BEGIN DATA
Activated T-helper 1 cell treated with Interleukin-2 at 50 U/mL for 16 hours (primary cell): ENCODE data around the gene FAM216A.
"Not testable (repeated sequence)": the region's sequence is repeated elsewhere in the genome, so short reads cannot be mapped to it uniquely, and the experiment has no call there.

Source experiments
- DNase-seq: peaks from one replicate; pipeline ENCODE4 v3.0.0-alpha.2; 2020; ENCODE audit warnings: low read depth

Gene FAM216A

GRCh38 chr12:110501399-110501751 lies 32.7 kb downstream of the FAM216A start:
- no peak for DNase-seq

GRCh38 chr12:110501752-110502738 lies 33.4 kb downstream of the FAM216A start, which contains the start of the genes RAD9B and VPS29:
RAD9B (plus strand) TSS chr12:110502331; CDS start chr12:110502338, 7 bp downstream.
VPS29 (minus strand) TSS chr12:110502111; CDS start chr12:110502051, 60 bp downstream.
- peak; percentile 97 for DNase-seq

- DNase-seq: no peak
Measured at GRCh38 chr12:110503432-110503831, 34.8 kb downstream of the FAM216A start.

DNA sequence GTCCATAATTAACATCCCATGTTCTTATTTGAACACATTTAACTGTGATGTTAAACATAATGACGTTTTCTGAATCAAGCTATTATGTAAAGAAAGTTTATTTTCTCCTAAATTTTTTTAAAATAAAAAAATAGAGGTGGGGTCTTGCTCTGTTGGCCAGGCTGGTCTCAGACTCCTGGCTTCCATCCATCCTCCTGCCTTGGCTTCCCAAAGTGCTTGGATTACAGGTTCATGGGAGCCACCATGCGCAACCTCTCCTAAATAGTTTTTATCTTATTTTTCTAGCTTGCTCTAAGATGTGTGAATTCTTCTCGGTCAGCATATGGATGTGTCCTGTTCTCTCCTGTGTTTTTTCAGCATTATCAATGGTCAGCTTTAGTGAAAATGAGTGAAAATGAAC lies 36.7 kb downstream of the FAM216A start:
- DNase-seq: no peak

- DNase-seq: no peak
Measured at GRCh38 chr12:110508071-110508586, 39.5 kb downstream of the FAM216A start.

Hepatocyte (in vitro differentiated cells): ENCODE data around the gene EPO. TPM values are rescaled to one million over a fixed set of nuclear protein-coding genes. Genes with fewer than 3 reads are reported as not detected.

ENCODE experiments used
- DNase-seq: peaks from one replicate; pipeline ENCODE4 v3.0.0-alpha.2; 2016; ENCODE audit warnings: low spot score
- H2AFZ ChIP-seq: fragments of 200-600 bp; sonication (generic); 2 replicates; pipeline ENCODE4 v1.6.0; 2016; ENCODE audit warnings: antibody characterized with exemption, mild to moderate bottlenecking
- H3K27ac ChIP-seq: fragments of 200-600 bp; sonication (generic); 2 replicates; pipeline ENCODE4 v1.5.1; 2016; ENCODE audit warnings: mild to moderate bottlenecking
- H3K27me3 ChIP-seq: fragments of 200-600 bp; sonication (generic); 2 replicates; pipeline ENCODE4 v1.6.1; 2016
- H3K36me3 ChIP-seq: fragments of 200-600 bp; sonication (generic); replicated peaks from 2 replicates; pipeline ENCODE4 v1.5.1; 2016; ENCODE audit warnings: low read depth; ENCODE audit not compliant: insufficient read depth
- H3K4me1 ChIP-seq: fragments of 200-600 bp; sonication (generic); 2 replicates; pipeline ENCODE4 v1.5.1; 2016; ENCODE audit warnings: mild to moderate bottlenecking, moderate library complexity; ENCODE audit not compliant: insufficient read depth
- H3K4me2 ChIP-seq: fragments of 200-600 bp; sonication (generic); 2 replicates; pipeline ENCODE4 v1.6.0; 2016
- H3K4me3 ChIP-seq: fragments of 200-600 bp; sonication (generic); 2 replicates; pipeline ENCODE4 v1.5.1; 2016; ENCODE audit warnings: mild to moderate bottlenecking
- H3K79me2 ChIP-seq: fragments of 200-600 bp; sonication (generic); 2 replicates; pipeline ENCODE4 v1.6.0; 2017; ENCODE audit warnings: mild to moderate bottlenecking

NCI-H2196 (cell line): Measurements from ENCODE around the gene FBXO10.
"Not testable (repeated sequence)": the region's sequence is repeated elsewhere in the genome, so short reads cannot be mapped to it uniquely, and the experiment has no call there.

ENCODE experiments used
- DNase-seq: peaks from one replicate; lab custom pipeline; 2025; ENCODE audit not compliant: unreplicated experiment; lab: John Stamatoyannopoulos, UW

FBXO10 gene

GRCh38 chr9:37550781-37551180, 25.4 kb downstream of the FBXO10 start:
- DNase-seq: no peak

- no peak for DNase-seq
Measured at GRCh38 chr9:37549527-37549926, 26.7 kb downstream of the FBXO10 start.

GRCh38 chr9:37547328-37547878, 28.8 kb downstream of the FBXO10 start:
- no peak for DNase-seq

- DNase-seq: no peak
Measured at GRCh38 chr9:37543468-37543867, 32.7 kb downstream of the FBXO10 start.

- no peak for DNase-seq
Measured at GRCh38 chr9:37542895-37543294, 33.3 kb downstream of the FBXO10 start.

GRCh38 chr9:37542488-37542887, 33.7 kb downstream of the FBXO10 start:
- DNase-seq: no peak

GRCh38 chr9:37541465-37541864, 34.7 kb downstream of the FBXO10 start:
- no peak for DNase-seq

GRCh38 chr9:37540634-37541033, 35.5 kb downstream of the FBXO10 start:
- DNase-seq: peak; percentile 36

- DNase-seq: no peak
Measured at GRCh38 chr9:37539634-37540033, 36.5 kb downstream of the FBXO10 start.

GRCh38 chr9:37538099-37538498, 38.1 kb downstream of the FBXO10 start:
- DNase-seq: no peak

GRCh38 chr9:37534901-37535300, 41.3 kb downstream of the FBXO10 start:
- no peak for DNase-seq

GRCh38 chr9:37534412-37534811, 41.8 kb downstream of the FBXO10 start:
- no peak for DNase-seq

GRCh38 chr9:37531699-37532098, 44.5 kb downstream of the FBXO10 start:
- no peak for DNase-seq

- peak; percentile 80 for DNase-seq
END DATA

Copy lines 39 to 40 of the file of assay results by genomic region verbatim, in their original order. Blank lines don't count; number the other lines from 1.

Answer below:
- no peak for DNase-seq

- DNase-seq: no peak